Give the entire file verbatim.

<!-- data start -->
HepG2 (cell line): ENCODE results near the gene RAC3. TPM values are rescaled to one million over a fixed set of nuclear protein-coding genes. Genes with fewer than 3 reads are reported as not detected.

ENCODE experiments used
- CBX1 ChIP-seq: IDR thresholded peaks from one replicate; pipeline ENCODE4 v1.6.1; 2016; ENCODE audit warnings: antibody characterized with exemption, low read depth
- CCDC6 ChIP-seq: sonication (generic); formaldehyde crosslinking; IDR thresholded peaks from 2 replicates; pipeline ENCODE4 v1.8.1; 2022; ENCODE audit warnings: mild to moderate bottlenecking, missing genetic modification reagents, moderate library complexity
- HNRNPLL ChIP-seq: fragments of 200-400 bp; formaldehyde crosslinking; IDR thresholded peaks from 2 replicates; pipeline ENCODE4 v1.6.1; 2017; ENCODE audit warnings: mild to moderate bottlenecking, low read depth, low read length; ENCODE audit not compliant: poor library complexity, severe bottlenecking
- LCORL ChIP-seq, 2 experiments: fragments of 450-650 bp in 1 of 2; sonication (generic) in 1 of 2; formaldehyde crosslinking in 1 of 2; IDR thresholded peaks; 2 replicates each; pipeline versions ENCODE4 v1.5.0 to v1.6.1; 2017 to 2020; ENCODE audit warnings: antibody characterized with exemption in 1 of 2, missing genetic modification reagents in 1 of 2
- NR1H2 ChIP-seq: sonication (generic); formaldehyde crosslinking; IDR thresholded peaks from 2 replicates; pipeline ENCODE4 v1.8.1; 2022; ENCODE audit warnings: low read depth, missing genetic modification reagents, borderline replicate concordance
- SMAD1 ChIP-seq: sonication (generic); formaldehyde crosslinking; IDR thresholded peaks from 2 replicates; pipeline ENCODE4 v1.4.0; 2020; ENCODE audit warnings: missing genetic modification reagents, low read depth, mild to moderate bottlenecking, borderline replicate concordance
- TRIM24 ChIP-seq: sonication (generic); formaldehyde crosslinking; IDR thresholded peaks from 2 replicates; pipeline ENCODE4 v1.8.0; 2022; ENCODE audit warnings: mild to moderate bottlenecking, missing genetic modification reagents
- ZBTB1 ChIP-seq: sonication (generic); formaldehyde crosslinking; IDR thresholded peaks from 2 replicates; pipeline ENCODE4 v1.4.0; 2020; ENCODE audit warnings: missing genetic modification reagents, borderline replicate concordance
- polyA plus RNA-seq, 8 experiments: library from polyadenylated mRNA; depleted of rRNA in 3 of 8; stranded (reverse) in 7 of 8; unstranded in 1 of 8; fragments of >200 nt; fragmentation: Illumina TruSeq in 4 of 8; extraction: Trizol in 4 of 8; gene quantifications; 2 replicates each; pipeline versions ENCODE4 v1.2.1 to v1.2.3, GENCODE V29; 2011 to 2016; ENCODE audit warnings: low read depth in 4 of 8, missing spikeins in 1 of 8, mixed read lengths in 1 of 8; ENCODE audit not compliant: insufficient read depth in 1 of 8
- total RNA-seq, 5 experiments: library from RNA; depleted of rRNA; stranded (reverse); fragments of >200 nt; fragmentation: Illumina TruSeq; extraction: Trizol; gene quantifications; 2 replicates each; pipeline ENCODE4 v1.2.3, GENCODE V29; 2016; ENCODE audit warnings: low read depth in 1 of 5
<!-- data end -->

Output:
HepG2 (cell line): ENCODE results near the gene RAC3. TPM values are rescaled to one million over a fixed set of nuclear protein-coding genes. Genes with fewer than 3 reads are reported as not detected.

ENCODE experiments used
- CBX1 ChIP-seq: IDR thresholded peaks from one replicate; pipeline ENCODE4 v1.6.1; 2016; ENCODE audit warnings: antibody characterized with exemption, low read depth
- CCDC6 ChIP-seq: sonication (generic); formaldehyde crosslinking; IDR thresholded peaks from 2 replicates; pipeline ENCODE4 v1.8.1; 2022; ENCODE audit warnings: mild to moderate bottlenecking, missing genetic modification reagents, moderate library complexity
- HNRNPLL ChIP-seq: fragments of 200-400 bp; formaldehyde crosslinking; IDR thresholded peaks from 2 replicates; pipeline ENCODE4 v1.6.1; 2017; ENCODE audit warnings: mild to moderate bottlenecking, low read depth, low read length; ENCODE audit not compliant: poor library complexity, severe bottlenecking
- LCORL ChIP-seq, 2 experiments: fragments of 450-650 bp in 1 of 2; sonication (generic) in 1 of 2; formaldehyde crosslinking in 1 of 2; IDR thresholded peaks; 2 replicates each; pipeline versions ENCODE4 v1.5.0 to v1.6.1; 2017 to 2020; ENCODE audit warnings: antibody characterized with exemption in 1 of 2, missing genetic modification reagents in 1 of 2
- NR1H2 ChIP-seq: sonication (generic); formaldehyde crosslinking; IDR thresholded peaks from 2 replicates; pipeline ENCODE4 v1.8.1; 2022; ENCODE audit warnings: low read depth, missing genetic modification reagents, borderline replicate concordance
- SMAD1 ChIP-seq: sonication (generic); formaldehyde crosslinking; IDR thresholded peaks from 2 replicates; pipeline ENCODE4 v1.4.0; 2020; ENCODE audit warnings: missing genetic modification reagents, low read depth, mild to moderate bottlenecking, borderline replicate concordance
- TRIM24 ChIP-seq: sonication (generic); formaldehyde crosslinking; IDR thresholded peaks from 2 replicates; pipeline ENCODE4 v1.8.0; 2022; ENCODE audit warnings: mild to moderate bottlenecking, missing genetic modification reagents
- ZBTB1 ChIP-seq: sonication (generic); formaldehyde crosslinking; IDR thresholded peaks from 2 replicates; pipeline ENCODE4 v1.4.0; 2020; ENCODE audit warnings: missing genetic modification reagents, borderline replicate concordance
- polyA plus RNA-seq, 8 experiments: library from polyadenylated mRNA; depleted of rRNA in 3 of 8; stranded (reverse) in 7 of 8; unstranded in 1 of 8; fragments of >200 nt; fragmentation: Illumina TruSeq in 4 of 8; extraction: Trizol in 4 of 8; gene quantifications; 2 replicates each; pipeline versions ENCODE4 v1.2.1 to v1.2.3, GENCODE V29; 2011 to 2016; ENCODE audit warnings: low read depth in 4 of 8, missing spikeins in 1 of 8, mixed read lengths in 1 of 8; ENCODE audit not compliant: insufficient read depth in 1 of 8
- total RNA-seq, 5 experiments: library from RNA; depleted of rRNA; stranded (reverse); fragments of >200 nt; fragmentation: Illumina TruSeq; extraction: Trizol; gene quantifications; 2 replicates each; pipeline ENCODE4 v1.2.3, GENCODE V29; 2016; ENCODE audit warnings: low read depth in 1 of 5